State rears and stocks muskellunge to create fishing opportunities throughout Michigan

Category: press release

 Nov 28th, 2014 by OutdoorsFIRST 

Modified Nov 28th, 2014 at 12:00 AM

The Department of Natural Resources recently finished stocking 36,228 muskellunge fingerlings into 21 water bodies located throughout the state in an effort to enhance Michigan’s fisheries.

Michigan is home to two strains of naturally producing muskellunge, Great Lakes and northern. The DNR has been rearing muskellunge in its hatcheries since the 1950s. While the hatchery program initially focused on the northern muskellunge strain, it has shifted focus in recent years to the Great Lakes strain as it is native to Michigan and widely distributed in water bodies throughout the Lower Peninsula and eastern region of the Upper Peninsula.

Since 2011 the DNR has collected adult muskellunge in the Lake St. Clair/Detroit River system for eggs and milt (sperm) and then rears the young at Wolf Lake State Fish Hatchery in Mattawan. This hatchery is the only facility in the state currently capable of rearing this species. The muskellunge are reared in hatchery tanks and then transferred to outside ponds after a few months.

Historically, muskellunge were reared by stocking fry in ponds and allowing them to grow by eating natural food, similar to how the DNR currently rears walleye. Because of the highly cannibalistic nature of muskellunge, the success of these rearing efforts was varied and often produced low numbers. Current rearing efforts at Wolf Lake State Fish Hatchery produce a much higher survival rate and more stable, predictable production.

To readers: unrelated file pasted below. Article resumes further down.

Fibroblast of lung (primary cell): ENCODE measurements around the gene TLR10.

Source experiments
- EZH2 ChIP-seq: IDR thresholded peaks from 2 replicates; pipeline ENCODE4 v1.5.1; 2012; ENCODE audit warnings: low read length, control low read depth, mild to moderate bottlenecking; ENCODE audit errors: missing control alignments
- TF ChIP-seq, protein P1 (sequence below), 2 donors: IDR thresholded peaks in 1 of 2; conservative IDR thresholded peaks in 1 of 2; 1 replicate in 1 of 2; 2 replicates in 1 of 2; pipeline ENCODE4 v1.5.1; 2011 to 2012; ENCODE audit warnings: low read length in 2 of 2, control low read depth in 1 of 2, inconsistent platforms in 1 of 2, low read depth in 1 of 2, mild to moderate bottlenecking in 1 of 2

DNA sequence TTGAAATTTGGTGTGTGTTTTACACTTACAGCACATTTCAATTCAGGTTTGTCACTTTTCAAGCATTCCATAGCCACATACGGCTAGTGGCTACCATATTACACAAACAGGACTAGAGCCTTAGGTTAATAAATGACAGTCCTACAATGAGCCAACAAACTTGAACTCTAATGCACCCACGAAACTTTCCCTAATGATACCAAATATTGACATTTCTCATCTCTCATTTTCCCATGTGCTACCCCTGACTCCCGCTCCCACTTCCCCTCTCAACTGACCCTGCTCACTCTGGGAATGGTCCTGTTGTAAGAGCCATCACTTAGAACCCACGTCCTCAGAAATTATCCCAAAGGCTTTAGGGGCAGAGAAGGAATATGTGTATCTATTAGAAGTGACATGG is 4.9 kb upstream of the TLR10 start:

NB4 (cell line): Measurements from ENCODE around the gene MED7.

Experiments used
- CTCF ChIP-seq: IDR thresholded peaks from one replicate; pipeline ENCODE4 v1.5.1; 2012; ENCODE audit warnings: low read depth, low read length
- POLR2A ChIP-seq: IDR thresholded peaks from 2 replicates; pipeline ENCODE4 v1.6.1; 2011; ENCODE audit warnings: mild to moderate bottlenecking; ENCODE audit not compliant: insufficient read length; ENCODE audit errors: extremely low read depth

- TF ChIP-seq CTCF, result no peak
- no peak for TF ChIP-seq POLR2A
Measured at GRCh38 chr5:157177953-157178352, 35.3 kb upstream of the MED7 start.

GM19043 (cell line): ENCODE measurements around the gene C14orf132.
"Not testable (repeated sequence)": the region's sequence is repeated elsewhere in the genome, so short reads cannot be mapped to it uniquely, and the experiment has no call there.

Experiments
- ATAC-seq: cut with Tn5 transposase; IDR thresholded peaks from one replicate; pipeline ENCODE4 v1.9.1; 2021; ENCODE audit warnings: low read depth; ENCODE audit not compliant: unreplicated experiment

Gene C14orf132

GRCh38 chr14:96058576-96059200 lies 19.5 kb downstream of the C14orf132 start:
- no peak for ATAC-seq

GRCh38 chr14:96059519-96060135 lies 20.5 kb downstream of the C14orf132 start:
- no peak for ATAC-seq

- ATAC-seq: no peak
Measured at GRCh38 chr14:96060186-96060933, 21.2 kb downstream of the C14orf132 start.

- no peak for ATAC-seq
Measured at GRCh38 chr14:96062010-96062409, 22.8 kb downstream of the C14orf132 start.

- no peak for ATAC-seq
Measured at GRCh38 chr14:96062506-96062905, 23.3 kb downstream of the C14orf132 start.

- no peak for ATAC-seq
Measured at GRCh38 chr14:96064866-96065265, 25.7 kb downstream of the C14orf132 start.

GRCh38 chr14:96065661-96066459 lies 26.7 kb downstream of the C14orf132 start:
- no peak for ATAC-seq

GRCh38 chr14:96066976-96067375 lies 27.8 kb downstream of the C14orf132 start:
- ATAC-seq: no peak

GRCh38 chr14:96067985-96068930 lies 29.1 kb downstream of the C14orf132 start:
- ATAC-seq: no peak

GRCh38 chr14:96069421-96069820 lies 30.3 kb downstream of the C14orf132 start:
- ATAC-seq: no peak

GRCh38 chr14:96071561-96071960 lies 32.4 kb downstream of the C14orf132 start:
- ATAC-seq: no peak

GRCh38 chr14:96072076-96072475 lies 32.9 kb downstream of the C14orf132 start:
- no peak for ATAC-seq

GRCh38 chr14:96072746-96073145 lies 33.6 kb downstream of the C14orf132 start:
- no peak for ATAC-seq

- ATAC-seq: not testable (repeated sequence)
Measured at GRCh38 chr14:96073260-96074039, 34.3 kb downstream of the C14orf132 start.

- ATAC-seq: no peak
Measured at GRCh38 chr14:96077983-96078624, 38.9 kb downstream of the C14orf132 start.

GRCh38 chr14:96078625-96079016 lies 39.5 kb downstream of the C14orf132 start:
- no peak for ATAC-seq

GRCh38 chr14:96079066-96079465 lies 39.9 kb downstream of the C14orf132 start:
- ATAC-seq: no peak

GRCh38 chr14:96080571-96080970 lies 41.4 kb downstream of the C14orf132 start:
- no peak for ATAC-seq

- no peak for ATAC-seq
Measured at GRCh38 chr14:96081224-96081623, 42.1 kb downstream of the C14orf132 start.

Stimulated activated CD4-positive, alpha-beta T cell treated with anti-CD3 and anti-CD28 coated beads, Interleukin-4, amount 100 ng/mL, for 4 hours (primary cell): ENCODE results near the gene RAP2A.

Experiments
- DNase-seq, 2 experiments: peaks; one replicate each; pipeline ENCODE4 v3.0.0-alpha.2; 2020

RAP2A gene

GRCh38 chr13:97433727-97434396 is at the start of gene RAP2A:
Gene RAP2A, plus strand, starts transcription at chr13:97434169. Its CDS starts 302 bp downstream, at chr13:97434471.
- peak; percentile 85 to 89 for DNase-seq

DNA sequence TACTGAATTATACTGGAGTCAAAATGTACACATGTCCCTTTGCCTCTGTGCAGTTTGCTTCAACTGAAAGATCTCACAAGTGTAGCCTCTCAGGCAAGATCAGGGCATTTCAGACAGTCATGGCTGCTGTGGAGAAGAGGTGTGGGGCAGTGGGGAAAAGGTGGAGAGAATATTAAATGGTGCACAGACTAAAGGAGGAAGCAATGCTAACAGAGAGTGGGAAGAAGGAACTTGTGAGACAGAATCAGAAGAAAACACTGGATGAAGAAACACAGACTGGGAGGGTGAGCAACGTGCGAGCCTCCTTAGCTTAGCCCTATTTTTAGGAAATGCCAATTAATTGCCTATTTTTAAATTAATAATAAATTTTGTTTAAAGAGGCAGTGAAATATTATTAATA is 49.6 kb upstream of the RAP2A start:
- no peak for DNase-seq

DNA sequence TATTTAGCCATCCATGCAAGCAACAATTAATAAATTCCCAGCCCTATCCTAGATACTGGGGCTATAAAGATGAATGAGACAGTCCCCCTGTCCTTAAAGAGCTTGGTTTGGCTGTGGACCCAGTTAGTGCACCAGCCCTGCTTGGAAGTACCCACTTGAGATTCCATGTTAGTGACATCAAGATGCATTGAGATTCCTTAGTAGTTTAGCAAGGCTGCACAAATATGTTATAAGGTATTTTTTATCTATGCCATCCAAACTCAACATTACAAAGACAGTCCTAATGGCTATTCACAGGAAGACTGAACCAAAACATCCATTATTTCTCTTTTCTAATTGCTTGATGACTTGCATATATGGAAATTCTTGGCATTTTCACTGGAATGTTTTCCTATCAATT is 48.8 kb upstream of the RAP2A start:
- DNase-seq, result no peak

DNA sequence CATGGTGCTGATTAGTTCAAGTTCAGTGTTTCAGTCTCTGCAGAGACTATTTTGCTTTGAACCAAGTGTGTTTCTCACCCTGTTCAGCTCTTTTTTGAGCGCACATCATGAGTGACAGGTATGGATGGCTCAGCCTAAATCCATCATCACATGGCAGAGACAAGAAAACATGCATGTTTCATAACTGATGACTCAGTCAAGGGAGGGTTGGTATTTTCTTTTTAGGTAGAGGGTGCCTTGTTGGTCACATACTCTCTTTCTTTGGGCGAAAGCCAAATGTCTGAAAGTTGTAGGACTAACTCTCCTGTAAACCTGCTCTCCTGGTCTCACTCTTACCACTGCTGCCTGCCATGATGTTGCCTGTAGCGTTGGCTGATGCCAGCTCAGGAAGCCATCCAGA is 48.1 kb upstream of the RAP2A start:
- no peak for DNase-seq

“We’re making great headway in our efforts to increase muskellunge fishing opportunities for anglers,” said DNR fisheries biologist Matt Hughes, who oversees the rearing program at Wolf Lake State Fish Hatchery. “With time and experience we’ve stabilized and increased production so more and more water bodies can be stocked.”

Below is a chart of the water bodies stocked this fall with 8- to 9-inch-long muskellunge. A historic milestone was passed this year as Great Lakes muskellunge were stocked in Little Bay de Noc of Lake Michigan. This is the first effort to restore this strain to its native waters.
Water Body     County     Number Stocked
Belleville Lake     Wayne     1,905
Big Bear     Otsego     435
Big Island Lake     Schoolcraft     195
Budd Lake     Clare     263
Cooke Dam Pond     Iosco     2,913
Grand River (Bruce’s Bayou)     Ottawa     750
Grand River (Indian Channel)     Ottawa     750
Lake Macatawa     Ottawa     2,670
Lake Margrethe     Crawford     1,450
Little Bay de Noc     Delta     5,000
Lake Winyah     Alpena     2,295
Mona Lake     Muskegon     1,043
Muskegon Lake     Muskegon     6,225
Muskegon River (Leota Bridge)     Clare     620
Muskegon River (M-55 Bridge)     Missaukee     620
Ninth Street Impoundment (Lake Besser)     Alpena     588
North Manistique (Round Lake)     Luce     2,002
Swan Lake     Iron     248
Teal Lake     Marquette     699
Thornapple     Barry     1,700
White Lake     Muskegon     3,857
            Total: 36,228

Due to extremely high survival during early rearing stages, an additional 6,300 fish averaging 3 inches in length were stocked in the Grand River (Lloyd Bayou and 120th Street). These fish were surplus due to limited rearing capacity and stocked in late August. An additional 1,510 northern strain muskellunge were stocked in Chicagon Lake (Iron County – 1,210 fish) and Craig Lake (Baraga County – 300 fish). These fish came from the Wisconsin Department of Natural Resources as part of a cooperative agreement to trade Great Lakes strain muskellunge for northern strain muskellunge.

For even more information on the DNR’s fish-stocking efforts, check out the Fish Stocking Database at www.michigandnr.com/fishstock/. 
The Michigan Department of Natural Resources is committed to the conservation, protection, management, use and enjoyment of the state’s natural and cultural resources for current and future generations. For more information, go to www.michigan.gov/dnr.
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